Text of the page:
Remember when you went to summer camp…for the first time…on your own? Mom left you with strangers and drove away in the car. You might have been filled with excitement or fear or both!
When moving into a community for seniors, residents face one of the most challenging changes in their life. It's sort of like summer camp without an end. They leave their home, support system and independence behind. Many have mobility issues or perhaps a level of dementia. What factors enable them to adjust to and embrace this new reality?
Both current research as well as our own observations as chaplains and pastors to seniors all provide us with valuable resources that ensure residents can embrace this new chapter in their life.
Frankly, some new residents arrive relieved. They have lived alone without support or friends for a long time. This new home provides warmth, security, meals and medical support as needed. Others admit to me that they now have to “squeeze their house and possessions” into one or two bedroom accommodations. But all residents need to adjust and we note below some of the factors that help them with this journey.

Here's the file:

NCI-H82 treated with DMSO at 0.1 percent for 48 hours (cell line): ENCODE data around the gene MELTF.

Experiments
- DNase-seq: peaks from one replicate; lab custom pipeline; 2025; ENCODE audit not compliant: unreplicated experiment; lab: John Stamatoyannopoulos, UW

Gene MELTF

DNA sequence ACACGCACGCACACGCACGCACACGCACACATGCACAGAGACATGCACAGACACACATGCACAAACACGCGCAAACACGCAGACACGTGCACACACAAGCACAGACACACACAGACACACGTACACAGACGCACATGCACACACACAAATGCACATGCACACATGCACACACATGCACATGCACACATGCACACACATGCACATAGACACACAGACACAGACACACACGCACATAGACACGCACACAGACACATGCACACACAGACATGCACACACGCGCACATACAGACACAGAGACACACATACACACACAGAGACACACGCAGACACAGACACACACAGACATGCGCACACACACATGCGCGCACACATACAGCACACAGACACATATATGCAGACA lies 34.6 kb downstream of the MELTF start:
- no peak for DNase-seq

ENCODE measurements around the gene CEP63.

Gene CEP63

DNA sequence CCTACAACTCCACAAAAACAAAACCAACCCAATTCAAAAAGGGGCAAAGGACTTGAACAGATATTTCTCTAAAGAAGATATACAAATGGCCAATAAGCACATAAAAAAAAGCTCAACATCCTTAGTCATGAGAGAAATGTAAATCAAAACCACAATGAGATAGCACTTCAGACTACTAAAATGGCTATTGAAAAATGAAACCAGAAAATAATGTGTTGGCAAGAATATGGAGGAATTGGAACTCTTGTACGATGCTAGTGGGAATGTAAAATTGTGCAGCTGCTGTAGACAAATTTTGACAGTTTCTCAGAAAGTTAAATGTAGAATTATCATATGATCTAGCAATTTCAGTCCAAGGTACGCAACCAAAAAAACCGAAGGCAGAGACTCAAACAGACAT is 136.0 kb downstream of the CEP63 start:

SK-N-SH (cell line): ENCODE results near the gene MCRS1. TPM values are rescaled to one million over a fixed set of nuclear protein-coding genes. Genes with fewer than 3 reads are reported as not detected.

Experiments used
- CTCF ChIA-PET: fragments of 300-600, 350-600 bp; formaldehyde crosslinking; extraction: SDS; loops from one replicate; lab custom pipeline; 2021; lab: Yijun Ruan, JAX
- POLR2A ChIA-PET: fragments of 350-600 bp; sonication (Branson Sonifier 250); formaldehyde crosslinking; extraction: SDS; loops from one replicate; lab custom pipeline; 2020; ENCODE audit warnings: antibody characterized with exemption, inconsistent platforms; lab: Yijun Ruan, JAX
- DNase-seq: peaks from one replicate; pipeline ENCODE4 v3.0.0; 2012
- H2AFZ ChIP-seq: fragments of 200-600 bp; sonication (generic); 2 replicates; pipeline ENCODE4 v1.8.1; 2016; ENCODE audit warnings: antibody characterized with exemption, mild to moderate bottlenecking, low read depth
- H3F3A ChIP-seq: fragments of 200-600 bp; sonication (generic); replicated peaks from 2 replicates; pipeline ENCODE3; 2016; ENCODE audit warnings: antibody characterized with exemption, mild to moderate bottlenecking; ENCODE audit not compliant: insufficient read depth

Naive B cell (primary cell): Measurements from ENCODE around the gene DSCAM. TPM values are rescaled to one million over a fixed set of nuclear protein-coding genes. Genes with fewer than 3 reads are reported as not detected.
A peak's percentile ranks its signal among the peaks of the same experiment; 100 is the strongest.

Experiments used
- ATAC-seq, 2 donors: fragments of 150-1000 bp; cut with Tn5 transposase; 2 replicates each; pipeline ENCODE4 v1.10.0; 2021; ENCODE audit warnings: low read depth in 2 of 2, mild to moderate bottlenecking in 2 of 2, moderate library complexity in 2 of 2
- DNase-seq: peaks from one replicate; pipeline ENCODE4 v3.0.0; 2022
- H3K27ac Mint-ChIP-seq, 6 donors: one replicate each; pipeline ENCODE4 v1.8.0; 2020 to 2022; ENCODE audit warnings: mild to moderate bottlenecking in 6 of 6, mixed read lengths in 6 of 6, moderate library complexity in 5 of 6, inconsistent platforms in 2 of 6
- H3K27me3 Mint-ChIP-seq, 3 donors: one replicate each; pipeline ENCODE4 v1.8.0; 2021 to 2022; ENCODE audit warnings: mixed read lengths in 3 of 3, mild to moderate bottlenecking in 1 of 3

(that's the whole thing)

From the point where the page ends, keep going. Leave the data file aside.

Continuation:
Here is a list of factors resulting from research that enable residents to thrive in their new reality:
New residents who embrace this chapter with a healthy attitude enjoy a support system of friends and families. They help them settle in with pictures on the walls and personal effects that remind them of home. These family and friends continue to visit and stay in touch through whatever means they can.
Their church friends and pastors stay in touch. However, these new residents are also marked by an awareness of their own feelings whether positive or negative. The role of the chaplain is to provide a safe place where they can share this kaleidoscope of emotions.
Residents have a flexible approach to life. They have adapted to the lifelong ability to roll with the punches of life. This attitude has been part of their entire life and now enables them to transition once again.
Residents who adapt well also have a good sense of humor. The ability to laugh at life, even if with an edge to their humor. Furthermore, such residents also have spent their life developing problem solving abilities in many settings. They now apply those problem solving abilities to this new reality.
As well, residents who adapt well have the self confidence that they can do this. They welcome new people into their life and view this chapter as an exciting adventure. Finally, we have noticed that residents with a deep and real faith know that God is still in control of their life and they can trust in Him. Watch for these attitudes in the residents who come into your community and enable them to embrace this chapter with joy and enthusiasm.
Written by Daryl Busby, Ph.D.